How to teach drama in the Kindergarten classroom?

When it was about time to start preparing for our end-of-year performance, I went on the Internet in a desperate need to find some tips on how to teach 3 year old kids their lines in an age-appropriate manner. Yet, I couldn’t find any easy to assimilate, step-by-step guide.  Eventually, I had no other alternative but to stretch my thinking and come up with an approach of my own which I have outlined below.

Learning at an early age happens authentically and seamlessly when children are immersed in an engaging and stimulating environment where play-based learning takes place. We all know that kids don’t have a reputation of remaining focused for long periods of time. Trying to teach children their lines straightforwardly by mere drilling  won’t work. Therefore, the process of learning the lines for the play must take on the form of a game. In other words, the learning of the script inevitably calls for its gamification.

This year, we are doing Groompa’s Kindergarten – traditional Japanese story of an elephant who tries different jobs yet fails at everything he does because of his size. At the end, Groompa finds that making kids happy is his true calling.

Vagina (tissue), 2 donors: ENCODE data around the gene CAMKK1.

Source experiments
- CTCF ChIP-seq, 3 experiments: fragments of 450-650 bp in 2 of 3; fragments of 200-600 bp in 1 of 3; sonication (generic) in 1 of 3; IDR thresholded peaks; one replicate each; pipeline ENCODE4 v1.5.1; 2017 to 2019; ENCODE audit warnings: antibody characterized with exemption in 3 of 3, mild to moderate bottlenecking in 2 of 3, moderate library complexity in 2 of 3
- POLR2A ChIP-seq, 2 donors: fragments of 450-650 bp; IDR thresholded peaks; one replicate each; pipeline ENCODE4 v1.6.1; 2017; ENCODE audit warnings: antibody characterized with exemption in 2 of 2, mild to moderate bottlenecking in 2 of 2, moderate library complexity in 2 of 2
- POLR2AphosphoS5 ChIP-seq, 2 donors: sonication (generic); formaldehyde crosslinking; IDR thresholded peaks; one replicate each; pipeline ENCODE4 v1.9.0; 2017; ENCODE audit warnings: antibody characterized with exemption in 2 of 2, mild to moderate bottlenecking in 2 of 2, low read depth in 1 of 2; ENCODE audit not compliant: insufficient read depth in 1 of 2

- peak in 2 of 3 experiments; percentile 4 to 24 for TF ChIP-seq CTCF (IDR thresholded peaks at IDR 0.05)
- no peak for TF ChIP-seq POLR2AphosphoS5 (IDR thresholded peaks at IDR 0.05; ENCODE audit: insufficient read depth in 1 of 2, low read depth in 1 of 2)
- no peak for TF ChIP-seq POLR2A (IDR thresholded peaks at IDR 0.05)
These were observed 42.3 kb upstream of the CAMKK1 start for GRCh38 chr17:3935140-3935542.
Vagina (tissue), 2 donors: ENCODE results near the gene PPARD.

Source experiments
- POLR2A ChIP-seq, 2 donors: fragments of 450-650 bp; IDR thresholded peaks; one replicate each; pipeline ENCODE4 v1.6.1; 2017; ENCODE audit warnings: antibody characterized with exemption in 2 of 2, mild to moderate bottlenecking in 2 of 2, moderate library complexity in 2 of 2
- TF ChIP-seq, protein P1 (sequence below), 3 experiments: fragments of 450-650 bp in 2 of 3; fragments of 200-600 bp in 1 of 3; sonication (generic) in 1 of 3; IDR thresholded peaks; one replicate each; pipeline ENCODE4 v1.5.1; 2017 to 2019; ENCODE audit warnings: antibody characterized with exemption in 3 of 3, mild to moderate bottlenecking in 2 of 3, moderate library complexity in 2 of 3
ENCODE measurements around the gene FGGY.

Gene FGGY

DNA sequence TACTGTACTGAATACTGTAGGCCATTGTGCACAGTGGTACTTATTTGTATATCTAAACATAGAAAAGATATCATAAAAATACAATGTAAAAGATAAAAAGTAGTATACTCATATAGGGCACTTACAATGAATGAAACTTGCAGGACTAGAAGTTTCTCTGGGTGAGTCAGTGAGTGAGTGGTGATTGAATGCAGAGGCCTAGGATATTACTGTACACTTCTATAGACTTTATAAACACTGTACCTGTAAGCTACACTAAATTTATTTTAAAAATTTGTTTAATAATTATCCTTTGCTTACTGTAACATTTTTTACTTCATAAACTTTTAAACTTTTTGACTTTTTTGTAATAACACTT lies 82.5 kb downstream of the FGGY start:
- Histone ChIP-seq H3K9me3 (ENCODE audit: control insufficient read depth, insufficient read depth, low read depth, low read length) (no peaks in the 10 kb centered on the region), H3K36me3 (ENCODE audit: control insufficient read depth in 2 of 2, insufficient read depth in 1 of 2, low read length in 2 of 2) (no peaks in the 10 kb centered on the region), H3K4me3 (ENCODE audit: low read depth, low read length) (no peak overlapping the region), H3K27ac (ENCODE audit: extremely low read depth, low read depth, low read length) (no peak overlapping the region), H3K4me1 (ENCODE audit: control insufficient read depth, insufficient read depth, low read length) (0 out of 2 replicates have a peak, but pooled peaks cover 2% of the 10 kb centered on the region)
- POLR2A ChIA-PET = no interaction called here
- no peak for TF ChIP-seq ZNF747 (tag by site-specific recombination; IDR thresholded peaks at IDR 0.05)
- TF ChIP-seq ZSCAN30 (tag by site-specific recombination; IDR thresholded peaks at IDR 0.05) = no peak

In working with early age kids, it is advisable to break down the script into chunks (dramatic acts or scenes) and run through them separately. If possible, create the storyboard of the plot and prominently display the scenes, one at a time, to allow for independent viewing.


Re-enact all the actions through engaging activities. For example, we crafted all the props for the play, such as cookies, plates, shoes, pianos, cars and even baked real cookies. While working on the props, we sing along the song that repeats, with slight variations, throughout the play. Thus, the kids develop familiarity with the lines.


The story of Groompa’s Kindergarten happens to resemble our classroom organization and routine. The way the main character in the story adopts different vocations, the students in our class engage in different jobs on a daily basis. These jobs range from Teacher’s helper to Classroom cleaner and from Line-up leader to Brushing teeth leader. Through the act of getting picked for the daily duty, kids learn Groompa’s major line: “I am looking for a job. Is there anything I can do here?”


We’ve learned the rest of the songs through different activities. For example, learning the tune “Go, go, go away, go away my friend. You’ve worked hard but I’m afraid your time here has to end” happened by singing it each time the person who didn’t find a chair leaves the Musical chair game.

Kids are travelling around the chairs like elephants.
After the kids memorize their lines, we move on to discussing the way the characters feel and the emotions they express in every scene. Thus, we practice right pronunciation and intonation.

The key is to do little, in a fun way, and to do it often.

When everything was over, it was time to compile all our photos from the activities we had, the practice, and the performance itself into one original book:

At the end of the school year, about 25% of the kids rated our performance as one of the most memorable experience they have had throughout the year with the rest being Halloween, Sports Day, and our Takoyaki shop 🙂


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